Hat-tip to Anglican Taonga for a marvellous interview in Christianity Today with Russell Levenson Jr., Vicar of St Martin's, Houston, with a membership of 8,200, the largest parish church in TEC. Here's an excerpt:
"But I do not think leaving is the answer. That is where the Communion Partners rest. Daniel had to stay in Babylon, but did not abandon his faith. Jeremiah was not given another Israel. Ezekiel had to preach to the dry bones. When Jesus and his message were completely rejected, he did not leave. He wept. He stayed. He did not move on to Egypt. He stayed and faithfully preached when they believed and when they did not believe.
There appears, for now, to be tremendous hope in the other forms of Anglicanism that have been springing up around the country. But they are very much in their embryonic stages. In my previous diocese, there were six different expressions of Anglican identity in one small area of the state. None of them were growing significantly. There are already some divisions within these breakaway movements over liturgy, women's ordination, and prayer book language. I wish them well, but I would have rather seen them stay.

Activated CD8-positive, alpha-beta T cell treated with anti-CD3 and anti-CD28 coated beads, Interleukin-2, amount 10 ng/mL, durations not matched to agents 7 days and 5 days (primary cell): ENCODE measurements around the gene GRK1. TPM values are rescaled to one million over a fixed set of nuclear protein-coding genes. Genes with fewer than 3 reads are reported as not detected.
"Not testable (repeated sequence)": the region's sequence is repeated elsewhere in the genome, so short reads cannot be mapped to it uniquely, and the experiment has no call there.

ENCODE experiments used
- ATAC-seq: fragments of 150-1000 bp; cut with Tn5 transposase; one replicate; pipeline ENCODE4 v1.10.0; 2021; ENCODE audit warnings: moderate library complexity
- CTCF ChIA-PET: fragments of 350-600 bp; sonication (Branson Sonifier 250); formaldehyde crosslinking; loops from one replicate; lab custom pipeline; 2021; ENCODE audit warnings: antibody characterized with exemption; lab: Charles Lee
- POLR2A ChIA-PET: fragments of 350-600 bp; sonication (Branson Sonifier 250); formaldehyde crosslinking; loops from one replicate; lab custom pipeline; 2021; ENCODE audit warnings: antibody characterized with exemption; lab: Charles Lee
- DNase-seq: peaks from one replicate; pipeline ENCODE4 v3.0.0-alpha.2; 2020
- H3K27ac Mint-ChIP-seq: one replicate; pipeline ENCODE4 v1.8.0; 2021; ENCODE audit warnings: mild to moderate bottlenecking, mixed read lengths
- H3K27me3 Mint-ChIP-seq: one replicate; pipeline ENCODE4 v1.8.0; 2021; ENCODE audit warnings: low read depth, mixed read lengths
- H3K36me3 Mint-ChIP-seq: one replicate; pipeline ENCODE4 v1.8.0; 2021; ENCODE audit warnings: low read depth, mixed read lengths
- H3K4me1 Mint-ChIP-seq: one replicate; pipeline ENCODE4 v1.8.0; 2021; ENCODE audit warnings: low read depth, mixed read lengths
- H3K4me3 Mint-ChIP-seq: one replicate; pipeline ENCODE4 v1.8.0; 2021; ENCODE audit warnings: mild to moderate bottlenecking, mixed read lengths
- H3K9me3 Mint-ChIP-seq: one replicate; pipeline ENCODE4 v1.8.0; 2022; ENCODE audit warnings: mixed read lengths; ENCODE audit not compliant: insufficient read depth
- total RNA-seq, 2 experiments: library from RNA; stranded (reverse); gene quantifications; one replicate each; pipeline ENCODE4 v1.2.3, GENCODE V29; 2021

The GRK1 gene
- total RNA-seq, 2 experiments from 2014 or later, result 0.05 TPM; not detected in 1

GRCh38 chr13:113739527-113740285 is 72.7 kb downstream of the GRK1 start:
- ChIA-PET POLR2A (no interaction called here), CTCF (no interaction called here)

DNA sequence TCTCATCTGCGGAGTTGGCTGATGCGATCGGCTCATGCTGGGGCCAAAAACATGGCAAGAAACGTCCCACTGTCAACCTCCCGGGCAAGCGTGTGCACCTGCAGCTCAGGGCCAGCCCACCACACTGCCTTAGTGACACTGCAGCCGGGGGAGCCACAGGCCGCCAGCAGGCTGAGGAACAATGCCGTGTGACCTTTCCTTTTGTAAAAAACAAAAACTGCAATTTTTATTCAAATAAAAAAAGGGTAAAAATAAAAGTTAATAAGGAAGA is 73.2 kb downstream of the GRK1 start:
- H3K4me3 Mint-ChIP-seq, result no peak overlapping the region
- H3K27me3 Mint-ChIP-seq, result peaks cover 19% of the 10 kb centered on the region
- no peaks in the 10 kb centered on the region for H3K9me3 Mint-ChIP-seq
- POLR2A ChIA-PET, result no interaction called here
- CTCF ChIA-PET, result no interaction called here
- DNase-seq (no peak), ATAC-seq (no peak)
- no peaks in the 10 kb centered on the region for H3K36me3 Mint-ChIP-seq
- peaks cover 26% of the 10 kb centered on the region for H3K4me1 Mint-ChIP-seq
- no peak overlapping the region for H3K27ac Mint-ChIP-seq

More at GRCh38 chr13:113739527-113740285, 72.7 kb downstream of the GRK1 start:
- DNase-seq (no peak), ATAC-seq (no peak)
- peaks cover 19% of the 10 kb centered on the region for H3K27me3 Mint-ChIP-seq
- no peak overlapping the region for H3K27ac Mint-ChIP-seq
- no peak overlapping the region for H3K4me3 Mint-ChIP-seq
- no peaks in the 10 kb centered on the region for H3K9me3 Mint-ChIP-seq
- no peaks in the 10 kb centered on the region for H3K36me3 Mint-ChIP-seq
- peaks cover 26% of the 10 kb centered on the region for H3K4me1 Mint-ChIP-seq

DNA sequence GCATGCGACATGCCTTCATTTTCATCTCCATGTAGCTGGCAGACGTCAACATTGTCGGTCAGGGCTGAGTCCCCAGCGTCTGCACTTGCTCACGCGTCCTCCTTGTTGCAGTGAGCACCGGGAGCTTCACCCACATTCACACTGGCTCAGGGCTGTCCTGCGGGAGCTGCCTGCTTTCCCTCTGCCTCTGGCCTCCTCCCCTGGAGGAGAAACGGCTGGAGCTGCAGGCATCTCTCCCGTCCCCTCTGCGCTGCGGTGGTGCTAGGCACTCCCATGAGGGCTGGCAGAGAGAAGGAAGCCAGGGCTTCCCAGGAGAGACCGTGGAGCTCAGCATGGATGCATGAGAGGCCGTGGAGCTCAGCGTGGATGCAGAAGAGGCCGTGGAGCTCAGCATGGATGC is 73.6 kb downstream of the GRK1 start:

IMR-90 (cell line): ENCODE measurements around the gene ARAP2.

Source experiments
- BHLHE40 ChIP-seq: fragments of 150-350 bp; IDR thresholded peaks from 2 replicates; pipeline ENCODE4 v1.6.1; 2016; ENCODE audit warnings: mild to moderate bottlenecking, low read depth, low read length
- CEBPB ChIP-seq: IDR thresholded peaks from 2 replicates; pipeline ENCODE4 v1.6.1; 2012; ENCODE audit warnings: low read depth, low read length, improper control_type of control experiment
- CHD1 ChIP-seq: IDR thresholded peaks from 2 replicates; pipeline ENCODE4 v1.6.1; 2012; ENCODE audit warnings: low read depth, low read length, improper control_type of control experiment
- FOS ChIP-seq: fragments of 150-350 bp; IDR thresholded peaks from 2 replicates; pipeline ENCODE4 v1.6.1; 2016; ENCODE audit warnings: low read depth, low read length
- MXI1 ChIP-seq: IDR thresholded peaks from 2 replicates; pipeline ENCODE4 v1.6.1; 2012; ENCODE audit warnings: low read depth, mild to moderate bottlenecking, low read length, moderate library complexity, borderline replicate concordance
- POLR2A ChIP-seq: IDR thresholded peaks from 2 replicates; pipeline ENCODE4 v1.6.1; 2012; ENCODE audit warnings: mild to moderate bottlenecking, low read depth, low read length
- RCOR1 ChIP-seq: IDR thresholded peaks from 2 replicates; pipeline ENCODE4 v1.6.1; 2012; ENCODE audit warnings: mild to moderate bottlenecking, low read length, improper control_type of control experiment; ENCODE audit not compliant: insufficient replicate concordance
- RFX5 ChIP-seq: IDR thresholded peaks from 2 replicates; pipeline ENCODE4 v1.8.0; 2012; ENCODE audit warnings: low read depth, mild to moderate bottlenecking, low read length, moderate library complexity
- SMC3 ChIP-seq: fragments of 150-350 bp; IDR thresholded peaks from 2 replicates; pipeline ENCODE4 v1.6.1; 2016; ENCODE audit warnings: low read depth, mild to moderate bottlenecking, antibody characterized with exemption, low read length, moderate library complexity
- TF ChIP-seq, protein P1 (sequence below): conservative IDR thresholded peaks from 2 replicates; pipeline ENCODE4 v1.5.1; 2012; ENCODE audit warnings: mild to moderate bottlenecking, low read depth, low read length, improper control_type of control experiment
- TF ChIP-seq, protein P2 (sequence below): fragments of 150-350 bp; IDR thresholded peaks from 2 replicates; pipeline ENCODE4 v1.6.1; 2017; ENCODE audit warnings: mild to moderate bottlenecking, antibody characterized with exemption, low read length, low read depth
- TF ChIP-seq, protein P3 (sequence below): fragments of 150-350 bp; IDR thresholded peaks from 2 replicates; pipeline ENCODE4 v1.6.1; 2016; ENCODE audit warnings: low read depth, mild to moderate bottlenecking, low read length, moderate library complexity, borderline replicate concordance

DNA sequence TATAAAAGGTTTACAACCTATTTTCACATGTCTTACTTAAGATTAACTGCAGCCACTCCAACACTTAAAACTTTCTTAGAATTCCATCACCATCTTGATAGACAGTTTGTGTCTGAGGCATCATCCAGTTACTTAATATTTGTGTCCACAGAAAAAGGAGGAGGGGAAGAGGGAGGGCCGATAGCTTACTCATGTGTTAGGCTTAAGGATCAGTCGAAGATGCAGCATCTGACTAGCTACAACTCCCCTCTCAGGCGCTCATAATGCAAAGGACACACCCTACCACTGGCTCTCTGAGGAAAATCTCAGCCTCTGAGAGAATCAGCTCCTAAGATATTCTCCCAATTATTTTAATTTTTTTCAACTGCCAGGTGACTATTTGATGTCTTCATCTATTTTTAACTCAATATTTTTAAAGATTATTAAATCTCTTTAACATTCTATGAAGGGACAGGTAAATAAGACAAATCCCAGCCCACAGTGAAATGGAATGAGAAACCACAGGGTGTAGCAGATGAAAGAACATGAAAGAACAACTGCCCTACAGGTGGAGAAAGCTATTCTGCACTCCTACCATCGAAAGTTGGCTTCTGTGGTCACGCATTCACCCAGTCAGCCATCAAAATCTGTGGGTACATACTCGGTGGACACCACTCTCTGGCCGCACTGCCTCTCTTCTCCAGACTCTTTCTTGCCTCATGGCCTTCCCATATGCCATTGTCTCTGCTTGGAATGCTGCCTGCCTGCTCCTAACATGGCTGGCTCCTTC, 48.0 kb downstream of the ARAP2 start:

I have asked every person I personally know that has [left] or was pondering to leave the Episcopal Church if they were prevented in some way by their parish or bishop from preaching the gospel. Each one has said, "No."
They have been criticized. They have been mocked at clergy conferences, but they have not been prevented from preaching the gospel, and thus I wonder why they leave. But I do honor their decision to do so.
In Jesus' last prayer before his arrest, he prayed that his followers would "be made one" (John 17:11). How can anyone hear that prayer, knowing it was prayed with Christ's blood-stained sweat, and say that division is the way forward? How can we read Paul's plea, "Make every effort to keep the unity of the Spirit" (Eph. 4:3), and strive for further schism?"
I like this man and his thinking!